“We obviously encourage everybody to come early to the games,” Nationals vice president of ballpark operations Frank Gambino said. “We realize that people in Washington, D.C. are probably familiar with metal detection. … Still, to get used to the process, please come early, take your time; there’s a lot different things to do here before the game starts.”
Upon arriving at the gate, fans will have their bags checked as in previous seasons. After placing items such as keys, cell phones and cameras in a provided basket, fans will proceed through the metal detector. If the metal detector does not alarm, fans will proceed to the turnstile to scan their tickets and enter the ballpark.
If the metal detector alarms, fans will be subject to a secondary screening with a handheld device before proceeding to the turnstile. The metal detectors are designed to indicate which part of the body — the upper, middle or lower torso — alarmed. A list of prohibited items is available on the Nationals site.
The screening program is part of MLB’s work with the Department of Homeland Security to elevate and standardize safety procedures throughout the league. It will be in effect at every ballpark except Wrigley Field, which is undergoing extensive renovations, by opening day.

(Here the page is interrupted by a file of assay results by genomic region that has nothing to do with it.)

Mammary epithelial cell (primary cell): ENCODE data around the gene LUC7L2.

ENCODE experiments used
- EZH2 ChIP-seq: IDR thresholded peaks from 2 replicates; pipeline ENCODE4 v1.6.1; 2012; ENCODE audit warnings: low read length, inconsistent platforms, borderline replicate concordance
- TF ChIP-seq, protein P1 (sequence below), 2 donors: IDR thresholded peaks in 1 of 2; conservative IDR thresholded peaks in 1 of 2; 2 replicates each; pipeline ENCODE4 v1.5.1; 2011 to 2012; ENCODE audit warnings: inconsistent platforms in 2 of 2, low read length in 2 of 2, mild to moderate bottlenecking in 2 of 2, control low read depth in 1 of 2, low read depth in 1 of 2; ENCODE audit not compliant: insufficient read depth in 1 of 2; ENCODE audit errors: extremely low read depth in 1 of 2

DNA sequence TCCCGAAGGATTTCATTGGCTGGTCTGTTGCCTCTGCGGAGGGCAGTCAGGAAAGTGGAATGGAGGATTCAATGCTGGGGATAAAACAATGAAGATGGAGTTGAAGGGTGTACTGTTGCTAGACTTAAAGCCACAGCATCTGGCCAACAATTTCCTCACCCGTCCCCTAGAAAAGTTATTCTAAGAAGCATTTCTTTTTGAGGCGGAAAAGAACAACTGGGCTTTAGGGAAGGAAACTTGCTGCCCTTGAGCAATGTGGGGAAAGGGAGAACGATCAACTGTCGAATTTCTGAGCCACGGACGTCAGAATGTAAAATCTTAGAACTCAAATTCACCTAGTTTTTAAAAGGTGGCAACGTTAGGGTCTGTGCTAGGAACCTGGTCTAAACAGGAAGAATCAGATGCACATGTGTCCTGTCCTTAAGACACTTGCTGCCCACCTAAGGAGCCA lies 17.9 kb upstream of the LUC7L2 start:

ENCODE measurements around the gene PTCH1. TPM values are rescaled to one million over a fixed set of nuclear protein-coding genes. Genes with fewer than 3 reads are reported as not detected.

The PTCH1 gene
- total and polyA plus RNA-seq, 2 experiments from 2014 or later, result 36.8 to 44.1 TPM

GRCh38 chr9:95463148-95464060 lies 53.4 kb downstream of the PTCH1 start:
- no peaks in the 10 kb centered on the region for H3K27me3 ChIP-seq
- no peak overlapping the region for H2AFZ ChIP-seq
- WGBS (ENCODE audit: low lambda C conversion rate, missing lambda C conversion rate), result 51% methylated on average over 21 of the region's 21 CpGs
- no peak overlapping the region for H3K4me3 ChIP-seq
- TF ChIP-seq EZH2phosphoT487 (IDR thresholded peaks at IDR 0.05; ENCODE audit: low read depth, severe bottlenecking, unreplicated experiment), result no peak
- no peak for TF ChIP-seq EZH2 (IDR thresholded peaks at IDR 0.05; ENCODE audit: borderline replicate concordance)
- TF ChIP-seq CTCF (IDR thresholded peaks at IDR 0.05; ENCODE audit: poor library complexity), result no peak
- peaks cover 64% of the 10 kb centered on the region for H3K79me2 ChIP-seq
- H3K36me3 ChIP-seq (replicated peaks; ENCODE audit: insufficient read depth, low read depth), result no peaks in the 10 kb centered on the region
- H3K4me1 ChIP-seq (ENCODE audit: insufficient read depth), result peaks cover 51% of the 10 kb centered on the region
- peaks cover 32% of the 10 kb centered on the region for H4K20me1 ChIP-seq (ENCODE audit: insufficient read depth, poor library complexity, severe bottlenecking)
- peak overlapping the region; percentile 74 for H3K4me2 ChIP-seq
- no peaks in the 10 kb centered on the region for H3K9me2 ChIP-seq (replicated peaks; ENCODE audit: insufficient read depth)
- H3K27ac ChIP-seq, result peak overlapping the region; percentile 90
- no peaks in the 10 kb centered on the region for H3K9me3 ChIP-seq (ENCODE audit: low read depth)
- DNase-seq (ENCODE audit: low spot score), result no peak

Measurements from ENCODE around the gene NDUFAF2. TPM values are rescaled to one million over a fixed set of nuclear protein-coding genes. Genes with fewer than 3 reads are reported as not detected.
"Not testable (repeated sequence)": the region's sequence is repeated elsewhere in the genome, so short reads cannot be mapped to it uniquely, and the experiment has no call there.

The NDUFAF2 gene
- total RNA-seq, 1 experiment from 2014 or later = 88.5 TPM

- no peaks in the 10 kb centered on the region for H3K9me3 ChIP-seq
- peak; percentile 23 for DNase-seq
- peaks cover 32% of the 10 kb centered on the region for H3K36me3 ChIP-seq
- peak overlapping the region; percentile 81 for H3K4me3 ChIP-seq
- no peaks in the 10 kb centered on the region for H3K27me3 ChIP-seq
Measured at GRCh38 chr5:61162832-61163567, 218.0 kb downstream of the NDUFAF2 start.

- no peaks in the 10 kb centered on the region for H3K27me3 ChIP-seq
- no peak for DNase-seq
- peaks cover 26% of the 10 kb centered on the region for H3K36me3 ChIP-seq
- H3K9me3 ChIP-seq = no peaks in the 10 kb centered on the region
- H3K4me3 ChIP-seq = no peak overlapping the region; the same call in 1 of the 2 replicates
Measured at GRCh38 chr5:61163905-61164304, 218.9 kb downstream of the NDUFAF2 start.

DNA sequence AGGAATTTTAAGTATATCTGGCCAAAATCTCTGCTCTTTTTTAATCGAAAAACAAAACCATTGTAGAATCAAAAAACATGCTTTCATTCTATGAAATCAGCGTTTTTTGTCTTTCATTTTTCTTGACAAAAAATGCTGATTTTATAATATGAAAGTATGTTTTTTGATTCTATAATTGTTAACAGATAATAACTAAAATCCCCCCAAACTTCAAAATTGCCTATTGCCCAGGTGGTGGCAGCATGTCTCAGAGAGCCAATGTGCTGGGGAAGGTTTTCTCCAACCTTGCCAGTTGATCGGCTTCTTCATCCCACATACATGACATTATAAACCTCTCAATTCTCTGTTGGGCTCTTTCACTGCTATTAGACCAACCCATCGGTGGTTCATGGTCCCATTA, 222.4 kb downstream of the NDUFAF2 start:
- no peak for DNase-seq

Fans entering Nationals Park for the Winter Classic on Jan. 1 were subject to handheld metal detection. Gambino said the Nationals began installing the walk-through metal detectors after that game. The team hired additional security personnel and trained them on the screening procedures, which will be required for every event at Nationals Park beginning with an exhibition game against the Yankees on April 4.
The team will add more points of entry at some gates to make the transition to the new screening procedures as smooth as possible. There will be dedicated season ticket holder lanes at the right field, left field and home plate gates — a benefit the team introduced at the center field gate last season — beginning this year. There will also be dedicated lanes for fans without bags and fans with medical conditions.
Asked about the cost of implementing the new screening program, Gambino would only say it was a “substantial investment.”